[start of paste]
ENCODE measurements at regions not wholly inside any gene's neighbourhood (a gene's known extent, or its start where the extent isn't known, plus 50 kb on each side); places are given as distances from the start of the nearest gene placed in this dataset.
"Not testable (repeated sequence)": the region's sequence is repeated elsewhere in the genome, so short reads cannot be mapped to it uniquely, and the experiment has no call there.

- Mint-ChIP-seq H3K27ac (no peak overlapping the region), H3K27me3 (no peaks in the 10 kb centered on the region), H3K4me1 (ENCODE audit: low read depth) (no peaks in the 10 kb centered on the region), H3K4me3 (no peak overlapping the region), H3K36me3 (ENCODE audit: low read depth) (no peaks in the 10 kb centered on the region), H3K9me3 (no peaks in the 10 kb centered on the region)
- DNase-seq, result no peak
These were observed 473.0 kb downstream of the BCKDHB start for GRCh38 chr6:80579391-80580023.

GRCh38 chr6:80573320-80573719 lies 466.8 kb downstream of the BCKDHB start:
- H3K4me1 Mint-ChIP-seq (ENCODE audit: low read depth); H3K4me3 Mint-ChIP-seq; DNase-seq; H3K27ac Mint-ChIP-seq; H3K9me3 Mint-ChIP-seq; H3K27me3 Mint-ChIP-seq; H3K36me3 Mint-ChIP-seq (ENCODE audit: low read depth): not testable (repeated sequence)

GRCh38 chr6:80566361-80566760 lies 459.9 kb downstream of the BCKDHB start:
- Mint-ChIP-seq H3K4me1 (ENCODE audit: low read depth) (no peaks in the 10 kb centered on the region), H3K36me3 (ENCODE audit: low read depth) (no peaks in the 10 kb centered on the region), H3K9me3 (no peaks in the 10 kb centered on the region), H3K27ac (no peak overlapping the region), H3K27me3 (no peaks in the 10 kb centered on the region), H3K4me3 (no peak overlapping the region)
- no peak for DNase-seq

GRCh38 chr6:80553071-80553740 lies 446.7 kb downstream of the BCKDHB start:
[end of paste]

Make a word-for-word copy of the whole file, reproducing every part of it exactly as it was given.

ENCODE measurements at regions not wholly inside any gene's neighbourhood (a gene's known extent, or its start where the extent isn't known, plus 50 kb on each side); places are given as distances from the start of the nearest gene placed in this dataset.
"Not testable (repeated sequence)": the region's sequence is repeated elsewhere in the genome, so short reads cannot be mapped to it uniquely, and the experiment has no call there.

- Mint-ChIP-seq H3K27ac (no peak overlapping the region), H3K27me3 (no peaks in the 10 kb centered on the region), H3K4me1 (ENCODE audit: low read depth) (no peaks in the 10 kb centered on the region), H3K4me3 (no peak overlapping the region), H3K36me3 (ENCODE audit: low read depth) (no peaks in the 10 kb centered on the region), H3K9me3 (no peaks in the 10 kb centered on the region)
- DNase-seq, result no peak
These were observed 473.0 kb downstream of the BCKDHB start for GRCh38 chr6:80579391-80580023.

GRCh38 chr6:80573320-80573719 lies 466.8 kb downstream of the BCKDHB start:
- H3K4me1 Mint-ChIP-seq (ENCODE audit: low read depth); H3K4me3 Mint-ChIP-seq; DNase-seq; H3K27ac Mint-ChIP-seq; H3K9me3 Mint-ChIP-seq; H3K27me3 Mint-ChIP-seq; H3K36me3 Mint-ChIP-seq (ENCODE audit: low read depth): not testable (repeated sequence)

GRCh38 chr6:80566361-80566760 lies 459.9 kb downstream of the BCKDHB start:
- Mint-ChIP-seq H3K4me1 (ENCODE audit: low read depth) (no peaks in the 10 kb centered on the region), H3K36me3 (ENCODE audit: low read depth) (no peaks in the 10 kb centered on the region), H3K9me3 (no peaks in the 10 kb centered on the region), H3K27ac (no peak overlapping the region), H3K27me3 (no peaks in the 10 kb centered on the region), H3K4me3 (no peak overlapping the region)
- no peak for DNase-seq

GRCh38 chr6:80553071-80553740 lies 446.7 kb downstream of the BCKDHB start: